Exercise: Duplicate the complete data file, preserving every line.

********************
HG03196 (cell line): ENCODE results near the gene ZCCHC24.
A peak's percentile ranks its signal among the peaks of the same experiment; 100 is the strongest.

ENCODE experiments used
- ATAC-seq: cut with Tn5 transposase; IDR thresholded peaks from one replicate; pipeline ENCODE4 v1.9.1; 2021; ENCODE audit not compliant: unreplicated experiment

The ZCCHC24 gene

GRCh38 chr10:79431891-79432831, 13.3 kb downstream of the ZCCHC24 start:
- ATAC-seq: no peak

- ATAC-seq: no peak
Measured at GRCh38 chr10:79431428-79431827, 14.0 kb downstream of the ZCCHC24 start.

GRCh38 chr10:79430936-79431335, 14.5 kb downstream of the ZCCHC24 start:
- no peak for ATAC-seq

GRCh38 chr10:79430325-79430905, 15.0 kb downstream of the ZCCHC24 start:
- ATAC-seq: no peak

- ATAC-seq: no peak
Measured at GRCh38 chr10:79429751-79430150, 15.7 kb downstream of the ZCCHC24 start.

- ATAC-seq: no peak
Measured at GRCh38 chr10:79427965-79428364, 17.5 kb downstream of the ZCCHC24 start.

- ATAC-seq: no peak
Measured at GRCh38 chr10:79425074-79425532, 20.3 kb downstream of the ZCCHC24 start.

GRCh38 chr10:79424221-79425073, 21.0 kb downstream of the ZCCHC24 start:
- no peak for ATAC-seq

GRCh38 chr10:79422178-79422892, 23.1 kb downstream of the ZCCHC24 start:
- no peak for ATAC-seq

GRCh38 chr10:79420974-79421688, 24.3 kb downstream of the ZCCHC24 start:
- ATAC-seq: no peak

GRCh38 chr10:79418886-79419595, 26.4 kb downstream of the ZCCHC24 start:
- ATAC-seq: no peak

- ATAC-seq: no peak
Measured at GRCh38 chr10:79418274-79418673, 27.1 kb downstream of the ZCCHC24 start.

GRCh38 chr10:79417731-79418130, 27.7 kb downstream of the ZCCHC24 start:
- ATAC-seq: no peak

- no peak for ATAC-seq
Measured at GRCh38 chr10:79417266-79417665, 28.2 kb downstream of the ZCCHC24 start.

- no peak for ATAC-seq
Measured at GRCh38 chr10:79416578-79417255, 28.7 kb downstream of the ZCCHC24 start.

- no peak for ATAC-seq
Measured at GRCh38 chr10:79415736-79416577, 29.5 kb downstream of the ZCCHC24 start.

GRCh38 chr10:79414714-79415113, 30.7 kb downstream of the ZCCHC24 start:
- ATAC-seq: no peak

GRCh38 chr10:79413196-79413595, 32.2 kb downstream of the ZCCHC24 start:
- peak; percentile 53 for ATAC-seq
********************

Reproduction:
HG03196 (cell line): ENCODE results near the gene ZCCHC24.
A peak's percentile ranks its signal among the peaks of the same experiment; 100 is the strongest.

ENCODE experiments used
- ATAC-seq: cut with Tn5 transposase; IDR thresholded peaks from one replicate; pipeline ENCODE4 v1.9.1; 2021; ENCODE audit not compliant: unreplicated experiment

The ZCCHC24 gene

GRCh38 chr10:79431891-79432831, 13.3 kb downstream of the ZCCHC24 start:
- ATAC-seq: no peak

- ATAC-seq: no peak
Measured at GRCh38 chr10:79431428-79431827, 14.0 kb downstream of the ZCCHC24 start.

GRCh38 chr10:79430936-79431335, 14.5 kb downstream of the ZCCHC24 start:
- no peak for ATAC-seq

GRCh38 chr10:79430325-79430905, 15.0 kb downstream of the ZCCHC24 start:
- ATAC-seq: no peak

- ATAC-seq: no peak
Measured at GRCh38 chr10:79429751-79430150, 15.7 kb downstream of the ZCCHC24 start.

- ATAC-seq: no peak
Measured at GRCh38 chr10:79427965-79428364, 17.5 kb downstream of the ZCCHC24 start.

- ATAC-seq: no peak
Measured at GRCh38 chr10:79425074-79425532, 20.3 kb downstream of the ZCCHC24 start.

GRCh38 chr10:79424221-79425073, 21.0 kb downstream of the ZCCHC24 start:
- no peak for ATAC-seq

GRCh38 chr10:79422178-79422892, 23.1 kb downstream of the ZCCHC24 start:
- no peak for ATAC-seq

GRCh38 chr10:79420974-79421688, 24.3 kb downstream of the ZCCHC24 start:
- ATAC-seq: no peak

GRCh38 chr10:79418886-79419595, 26.4 kb downstream of the ZCCHC24 start:
- ATAC-seq: no peak

- ATAC-seq: no peak
Measured at GRCh38 chr10:79418274-79418673, 27.1 kb downstream of the ZCCHC24 start.

GRCh38 chr10:79417731-79418130, 27.7 kb downstream of the ZCCHC24 start:
- ATAC-seq: no peak

- no peak for ATAC-seq
Measured at GRCh38 chr10:79417266-79417665, 28.2 kb downstream of the ZCCHC24 start.

- no peak for ATAC-seq
Measured at GRCh38 chr10:79416578-79417255, 28.7 kb downstream of the ZCCHC24 start.

- no peak for ATAC-seq
Measured at GRCh38 chr10:79415736-79416577, 29.5 kb downstream of the ZCCHC24 start.

GRCh38 chr10:79414714-79415113, 30.7 kb downstream of the ZCCHC24 start:
- ATAC-seq: no peak

GRCh38 chr10:79413196-79413595, 32.2 kb downstream of the ZCCHC24 start:
- peak; percentile 53 for ATAC-seq